This reminds me of when I traveled to the Mediterranean after high school; my coach didn’t think we were exhibiting enough Wonder as we encountered history, and made us write an extra essay about it. But what does Wonder look like? Must it be Awe, clearly written on your face, or can it be curiosity?
Wonder must be felt, it cannot be forced or faked; likewise, curiosity. There are many instances when fake it till you make it applies, but performing wonder or awe or curiosity for someone else I suspect prevents it from being felt. Someone else cannot tell you an experience is meaningful; you assign your own meaning. No one else can be curious on your behalf; you must find your own curiosities.
You can create conditions more friendly to experiencing the emotions you seek, but the emotion is not guaranteed. Place is one way to prompt connection with the past, but having expectations of emotional meaning makes it easier to disrupt. We got up early to run the track at Delphi; the landscapers were there too, leaf-blowing. The modern din forestalled a bond with the priestesses of yore. Likewise, too much intent strains curiosity; it is an invitation to be followed, not a certain path. Expecting a direct trail keeps you from seeing the cairns and blazes marking a way off to one side, or reading the topography for the easiest passage.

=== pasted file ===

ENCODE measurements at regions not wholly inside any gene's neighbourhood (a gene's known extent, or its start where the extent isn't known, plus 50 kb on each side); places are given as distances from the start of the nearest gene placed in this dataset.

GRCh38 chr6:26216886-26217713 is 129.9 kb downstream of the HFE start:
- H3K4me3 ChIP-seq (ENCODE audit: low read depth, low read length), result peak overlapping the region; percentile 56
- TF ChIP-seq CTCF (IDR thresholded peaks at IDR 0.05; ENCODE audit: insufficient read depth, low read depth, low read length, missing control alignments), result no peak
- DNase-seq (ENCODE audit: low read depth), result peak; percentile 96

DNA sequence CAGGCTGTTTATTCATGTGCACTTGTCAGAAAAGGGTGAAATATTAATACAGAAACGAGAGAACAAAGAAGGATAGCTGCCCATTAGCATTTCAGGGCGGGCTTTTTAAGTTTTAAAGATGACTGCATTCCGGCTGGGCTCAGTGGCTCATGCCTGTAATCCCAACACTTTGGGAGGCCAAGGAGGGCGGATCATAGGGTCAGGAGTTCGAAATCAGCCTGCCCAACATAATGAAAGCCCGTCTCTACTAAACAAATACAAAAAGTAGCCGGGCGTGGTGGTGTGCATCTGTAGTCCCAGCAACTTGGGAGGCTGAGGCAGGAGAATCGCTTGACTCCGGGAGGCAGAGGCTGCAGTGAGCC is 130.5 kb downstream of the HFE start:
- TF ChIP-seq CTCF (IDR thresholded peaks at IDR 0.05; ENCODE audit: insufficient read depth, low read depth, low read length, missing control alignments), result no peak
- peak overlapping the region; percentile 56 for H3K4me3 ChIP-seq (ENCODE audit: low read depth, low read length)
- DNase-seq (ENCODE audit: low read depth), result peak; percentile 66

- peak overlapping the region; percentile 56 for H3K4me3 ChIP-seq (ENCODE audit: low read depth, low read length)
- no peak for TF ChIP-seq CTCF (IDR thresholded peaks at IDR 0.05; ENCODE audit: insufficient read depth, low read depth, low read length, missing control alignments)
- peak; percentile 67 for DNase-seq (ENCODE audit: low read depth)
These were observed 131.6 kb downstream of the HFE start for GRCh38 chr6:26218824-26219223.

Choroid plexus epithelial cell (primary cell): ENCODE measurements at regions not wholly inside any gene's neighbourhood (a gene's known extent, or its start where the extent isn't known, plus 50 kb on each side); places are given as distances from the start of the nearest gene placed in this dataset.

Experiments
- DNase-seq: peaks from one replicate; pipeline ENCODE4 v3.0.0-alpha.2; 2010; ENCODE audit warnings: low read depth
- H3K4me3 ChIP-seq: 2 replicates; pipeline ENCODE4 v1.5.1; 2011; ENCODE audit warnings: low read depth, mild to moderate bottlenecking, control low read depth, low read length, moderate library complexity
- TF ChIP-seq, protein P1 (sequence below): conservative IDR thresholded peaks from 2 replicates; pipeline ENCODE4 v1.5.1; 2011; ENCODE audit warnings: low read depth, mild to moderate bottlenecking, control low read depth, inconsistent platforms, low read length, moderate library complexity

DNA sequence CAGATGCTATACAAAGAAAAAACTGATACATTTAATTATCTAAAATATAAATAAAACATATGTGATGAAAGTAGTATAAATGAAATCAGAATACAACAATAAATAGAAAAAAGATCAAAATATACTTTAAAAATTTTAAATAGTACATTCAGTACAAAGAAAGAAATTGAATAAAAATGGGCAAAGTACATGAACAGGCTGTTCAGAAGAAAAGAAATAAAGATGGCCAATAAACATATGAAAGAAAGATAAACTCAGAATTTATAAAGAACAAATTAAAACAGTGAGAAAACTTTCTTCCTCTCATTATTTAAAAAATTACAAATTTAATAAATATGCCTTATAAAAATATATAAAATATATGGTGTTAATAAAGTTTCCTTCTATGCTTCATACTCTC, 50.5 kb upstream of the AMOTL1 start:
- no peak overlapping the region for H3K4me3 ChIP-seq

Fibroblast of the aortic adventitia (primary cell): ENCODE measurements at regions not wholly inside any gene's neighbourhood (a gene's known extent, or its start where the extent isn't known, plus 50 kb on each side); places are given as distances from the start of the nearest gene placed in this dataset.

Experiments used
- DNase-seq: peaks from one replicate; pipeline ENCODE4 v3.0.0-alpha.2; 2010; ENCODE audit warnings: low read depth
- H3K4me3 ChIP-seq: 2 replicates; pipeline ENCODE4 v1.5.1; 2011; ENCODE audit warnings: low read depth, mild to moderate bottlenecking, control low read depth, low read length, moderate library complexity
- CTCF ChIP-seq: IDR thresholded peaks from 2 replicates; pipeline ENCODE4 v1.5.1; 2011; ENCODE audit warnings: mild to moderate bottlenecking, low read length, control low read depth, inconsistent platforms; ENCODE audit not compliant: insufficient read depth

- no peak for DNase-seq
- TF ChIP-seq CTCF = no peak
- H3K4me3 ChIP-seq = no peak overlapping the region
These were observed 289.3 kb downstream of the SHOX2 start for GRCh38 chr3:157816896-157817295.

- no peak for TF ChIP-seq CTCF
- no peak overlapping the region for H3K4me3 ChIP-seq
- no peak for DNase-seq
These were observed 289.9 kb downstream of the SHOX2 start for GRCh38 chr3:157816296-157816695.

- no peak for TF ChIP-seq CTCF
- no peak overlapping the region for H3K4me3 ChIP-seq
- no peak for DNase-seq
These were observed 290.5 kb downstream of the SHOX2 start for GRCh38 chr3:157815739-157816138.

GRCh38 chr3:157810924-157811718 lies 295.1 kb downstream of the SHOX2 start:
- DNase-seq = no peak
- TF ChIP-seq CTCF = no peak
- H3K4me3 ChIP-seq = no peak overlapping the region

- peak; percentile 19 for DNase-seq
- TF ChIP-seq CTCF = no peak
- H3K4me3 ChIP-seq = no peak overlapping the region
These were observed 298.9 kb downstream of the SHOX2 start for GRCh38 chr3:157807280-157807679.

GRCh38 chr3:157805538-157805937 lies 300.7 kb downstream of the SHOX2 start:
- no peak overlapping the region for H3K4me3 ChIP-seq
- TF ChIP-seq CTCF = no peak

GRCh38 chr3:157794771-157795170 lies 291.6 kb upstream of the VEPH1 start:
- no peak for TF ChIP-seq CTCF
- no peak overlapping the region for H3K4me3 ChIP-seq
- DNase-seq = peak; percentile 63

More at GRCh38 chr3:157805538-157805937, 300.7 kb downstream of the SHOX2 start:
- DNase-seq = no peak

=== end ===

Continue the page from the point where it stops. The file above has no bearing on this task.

I like this encouragement to indulge my curiosity because sometimes I’ll be intrigued by something, then remind myself I have no reason to learn more about it or save it because there’s nothing about the information that’s relevant to my life or work. And sometimes that is true, but practicing curiosity inculcates that perspective in your thought habits, making it easier to be curious about more things.
Is the same true for wonder? Were we not trying hard enough to feel it? Is it a state of mind that practice can bring you to more readily? Both Wonder and curiosity require openness and humility, but feeling Wonder also takes vulnerability. Curiosity, in contrast, needs an acceptance of inefficiency. These additional demands may make one more challenging for some to feel than another.
In Egypt, I doodled motifs from the walls of an ancient tomb — sketching and photography were my way of absorbing what I was seeing. Curiosity is an active engagement that adds to what exists, ciphering it through the self; Wonder is a receiving and a changing of the self. Curiosity seeks to unravel the mysterious; Wonder values the mysterious for itself. Constitutionally, I am more suited to curiosity than Wonder.